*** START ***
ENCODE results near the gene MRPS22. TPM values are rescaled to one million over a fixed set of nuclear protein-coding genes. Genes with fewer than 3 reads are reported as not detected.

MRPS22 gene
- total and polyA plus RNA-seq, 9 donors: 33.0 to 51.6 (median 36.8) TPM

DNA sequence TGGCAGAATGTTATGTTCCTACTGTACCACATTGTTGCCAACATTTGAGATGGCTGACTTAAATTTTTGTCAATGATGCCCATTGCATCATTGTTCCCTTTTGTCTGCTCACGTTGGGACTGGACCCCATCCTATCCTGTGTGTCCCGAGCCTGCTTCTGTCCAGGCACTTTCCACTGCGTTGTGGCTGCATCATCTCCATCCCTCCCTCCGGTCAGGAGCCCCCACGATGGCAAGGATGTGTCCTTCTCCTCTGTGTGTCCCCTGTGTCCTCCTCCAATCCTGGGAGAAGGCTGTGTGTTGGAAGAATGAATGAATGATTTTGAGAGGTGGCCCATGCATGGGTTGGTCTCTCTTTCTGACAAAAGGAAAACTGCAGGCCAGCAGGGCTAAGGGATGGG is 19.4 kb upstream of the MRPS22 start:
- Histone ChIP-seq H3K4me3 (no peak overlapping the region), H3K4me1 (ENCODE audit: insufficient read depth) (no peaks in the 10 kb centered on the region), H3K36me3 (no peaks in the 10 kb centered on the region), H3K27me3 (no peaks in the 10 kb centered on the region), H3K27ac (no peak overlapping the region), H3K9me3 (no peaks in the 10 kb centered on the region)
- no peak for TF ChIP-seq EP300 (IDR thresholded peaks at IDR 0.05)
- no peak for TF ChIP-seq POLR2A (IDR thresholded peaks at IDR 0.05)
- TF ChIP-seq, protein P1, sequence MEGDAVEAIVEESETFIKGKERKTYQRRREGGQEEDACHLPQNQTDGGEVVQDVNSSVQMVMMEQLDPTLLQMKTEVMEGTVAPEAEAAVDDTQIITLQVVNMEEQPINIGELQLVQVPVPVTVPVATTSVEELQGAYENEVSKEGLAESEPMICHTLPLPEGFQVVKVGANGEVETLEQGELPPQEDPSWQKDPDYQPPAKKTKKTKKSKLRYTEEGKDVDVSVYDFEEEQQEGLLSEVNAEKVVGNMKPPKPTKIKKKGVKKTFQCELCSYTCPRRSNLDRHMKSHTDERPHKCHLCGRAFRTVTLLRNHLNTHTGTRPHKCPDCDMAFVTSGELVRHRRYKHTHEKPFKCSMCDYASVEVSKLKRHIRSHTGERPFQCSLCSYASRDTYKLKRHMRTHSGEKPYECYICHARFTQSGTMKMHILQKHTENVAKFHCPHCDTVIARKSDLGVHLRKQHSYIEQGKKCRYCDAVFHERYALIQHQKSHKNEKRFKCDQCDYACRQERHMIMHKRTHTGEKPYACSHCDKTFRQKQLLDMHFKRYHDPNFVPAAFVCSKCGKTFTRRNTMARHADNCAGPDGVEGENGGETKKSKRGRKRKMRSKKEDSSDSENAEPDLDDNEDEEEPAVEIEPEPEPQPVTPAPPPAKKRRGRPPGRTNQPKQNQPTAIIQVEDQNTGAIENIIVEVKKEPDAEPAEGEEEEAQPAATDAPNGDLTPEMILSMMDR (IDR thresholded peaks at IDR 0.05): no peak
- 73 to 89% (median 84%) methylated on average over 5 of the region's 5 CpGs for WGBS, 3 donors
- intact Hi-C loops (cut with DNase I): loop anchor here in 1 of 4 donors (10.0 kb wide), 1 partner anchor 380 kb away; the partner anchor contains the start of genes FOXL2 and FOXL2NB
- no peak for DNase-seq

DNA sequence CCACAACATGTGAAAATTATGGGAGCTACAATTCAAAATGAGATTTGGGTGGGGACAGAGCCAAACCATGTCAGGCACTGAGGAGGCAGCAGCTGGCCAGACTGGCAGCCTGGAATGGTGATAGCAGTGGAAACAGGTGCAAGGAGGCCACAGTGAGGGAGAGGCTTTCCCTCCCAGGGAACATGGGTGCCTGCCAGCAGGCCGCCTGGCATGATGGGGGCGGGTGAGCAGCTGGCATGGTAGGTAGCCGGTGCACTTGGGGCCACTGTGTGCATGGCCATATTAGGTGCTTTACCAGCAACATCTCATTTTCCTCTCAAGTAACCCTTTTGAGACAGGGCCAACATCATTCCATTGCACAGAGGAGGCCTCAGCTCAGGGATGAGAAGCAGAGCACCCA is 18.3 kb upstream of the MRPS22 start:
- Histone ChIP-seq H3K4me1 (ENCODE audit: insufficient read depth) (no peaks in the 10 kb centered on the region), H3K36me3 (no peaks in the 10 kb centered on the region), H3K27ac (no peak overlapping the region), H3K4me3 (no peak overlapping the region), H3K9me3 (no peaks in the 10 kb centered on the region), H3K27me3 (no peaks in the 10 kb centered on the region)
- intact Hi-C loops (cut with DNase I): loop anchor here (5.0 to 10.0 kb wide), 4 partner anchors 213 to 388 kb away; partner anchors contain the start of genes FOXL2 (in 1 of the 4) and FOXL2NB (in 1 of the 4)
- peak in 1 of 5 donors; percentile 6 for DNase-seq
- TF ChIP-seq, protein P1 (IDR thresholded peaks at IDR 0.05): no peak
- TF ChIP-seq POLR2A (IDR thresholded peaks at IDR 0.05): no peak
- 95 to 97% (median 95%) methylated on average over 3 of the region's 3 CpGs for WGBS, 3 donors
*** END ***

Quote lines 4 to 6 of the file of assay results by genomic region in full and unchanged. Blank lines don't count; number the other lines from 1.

DNA sequence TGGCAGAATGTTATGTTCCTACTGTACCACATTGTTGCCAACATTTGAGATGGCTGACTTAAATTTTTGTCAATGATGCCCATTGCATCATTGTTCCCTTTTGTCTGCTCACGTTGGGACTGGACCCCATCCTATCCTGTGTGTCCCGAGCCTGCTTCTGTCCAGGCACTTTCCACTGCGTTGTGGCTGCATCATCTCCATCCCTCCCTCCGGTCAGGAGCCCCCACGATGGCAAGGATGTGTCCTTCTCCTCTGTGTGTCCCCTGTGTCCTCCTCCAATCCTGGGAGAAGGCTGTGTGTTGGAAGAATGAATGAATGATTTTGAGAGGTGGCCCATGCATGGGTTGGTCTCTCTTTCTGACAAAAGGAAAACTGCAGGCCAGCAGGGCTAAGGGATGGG is 19.4 kb upstream of the MRPS22 start:
- Histone ChIP-seq H3K4me3 (no peak overlapping the region), H3K4me1 (ENCODE audit: insufficient read depth) (no peaks in the 10 kb centered on the region), H3K36me3 (no peaks in the 10 kb centered on the region), H3K27me3 (no peaks in the 10 kb centered on the region), H3K27ac (no peak overlapping the region), H3K9me3 (no peaks in the 10 kb centered on the region)
- no peak for TF ChIP-seq EP300 (IDR thresholded peaks at IDR 0.05)